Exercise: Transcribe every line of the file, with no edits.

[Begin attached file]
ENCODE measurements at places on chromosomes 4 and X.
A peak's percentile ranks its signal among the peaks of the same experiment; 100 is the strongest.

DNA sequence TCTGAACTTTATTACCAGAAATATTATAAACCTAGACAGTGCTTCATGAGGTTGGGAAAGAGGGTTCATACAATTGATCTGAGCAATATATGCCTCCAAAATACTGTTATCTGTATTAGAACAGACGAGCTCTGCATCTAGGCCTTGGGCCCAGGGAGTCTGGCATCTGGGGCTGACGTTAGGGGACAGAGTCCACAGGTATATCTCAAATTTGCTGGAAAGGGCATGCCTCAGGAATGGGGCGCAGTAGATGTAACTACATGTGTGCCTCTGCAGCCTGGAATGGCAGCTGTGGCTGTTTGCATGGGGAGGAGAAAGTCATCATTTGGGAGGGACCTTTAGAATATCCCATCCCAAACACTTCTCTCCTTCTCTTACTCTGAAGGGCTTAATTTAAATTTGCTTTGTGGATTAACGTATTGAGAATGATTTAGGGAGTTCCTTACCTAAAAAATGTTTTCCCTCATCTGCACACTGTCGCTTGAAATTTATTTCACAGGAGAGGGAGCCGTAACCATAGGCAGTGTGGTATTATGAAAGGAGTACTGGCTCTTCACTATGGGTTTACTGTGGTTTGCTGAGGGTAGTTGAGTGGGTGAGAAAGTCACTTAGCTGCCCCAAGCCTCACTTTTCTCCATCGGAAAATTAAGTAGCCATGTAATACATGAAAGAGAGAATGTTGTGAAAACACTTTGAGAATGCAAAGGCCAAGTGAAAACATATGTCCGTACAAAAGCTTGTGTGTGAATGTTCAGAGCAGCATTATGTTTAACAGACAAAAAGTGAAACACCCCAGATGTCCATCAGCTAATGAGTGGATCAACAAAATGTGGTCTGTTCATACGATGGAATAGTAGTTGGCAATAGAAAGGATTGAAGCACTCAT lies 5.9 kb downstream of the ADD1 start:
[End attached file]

ENCODE measurements at places on chromosomes 4 and X.
A peak's percentile ranks its signal among the peaks of the same experiment; 100 is the strongest.

DNA sequence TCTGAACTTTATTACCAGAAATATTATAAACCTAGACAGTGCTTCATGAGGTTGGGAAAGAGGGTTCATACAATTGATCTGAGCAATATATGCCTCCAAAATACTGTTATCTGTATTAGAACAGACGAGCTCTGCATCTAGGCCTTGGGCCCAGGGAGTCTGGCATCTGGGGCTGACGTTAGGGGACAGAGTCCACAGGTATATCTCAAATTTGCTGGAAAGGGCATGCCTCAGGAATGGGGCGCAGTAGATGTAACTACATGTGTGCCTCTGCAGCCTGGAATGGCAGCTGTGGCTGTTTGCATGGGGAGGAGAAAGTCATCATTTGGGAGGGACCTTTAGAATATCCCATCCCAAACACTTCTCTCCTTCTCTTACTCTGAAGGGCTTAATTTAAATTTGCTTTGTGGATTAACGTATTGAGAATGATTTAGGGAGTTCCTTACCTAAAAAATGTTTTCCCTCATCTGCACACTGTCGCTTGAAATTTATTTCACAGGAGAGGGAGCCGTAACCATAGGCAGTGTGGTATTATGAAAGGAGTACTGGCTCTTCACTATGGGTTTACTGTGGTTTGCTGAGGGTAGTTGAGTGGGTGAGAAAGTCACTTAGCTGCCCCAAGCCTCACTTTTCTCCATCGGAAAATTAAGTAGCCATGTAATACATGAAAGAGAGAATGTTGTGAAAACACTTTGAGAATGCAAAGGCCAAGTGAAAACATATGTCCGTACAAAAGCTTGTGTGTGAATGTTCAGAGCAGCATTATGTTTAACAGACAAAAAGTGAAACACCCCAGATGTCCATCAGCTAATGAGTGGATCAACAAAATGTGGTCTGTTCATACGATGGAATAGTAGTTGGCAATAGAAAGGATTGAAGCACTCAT lies 5.9 kb downstream of the ADD1 start: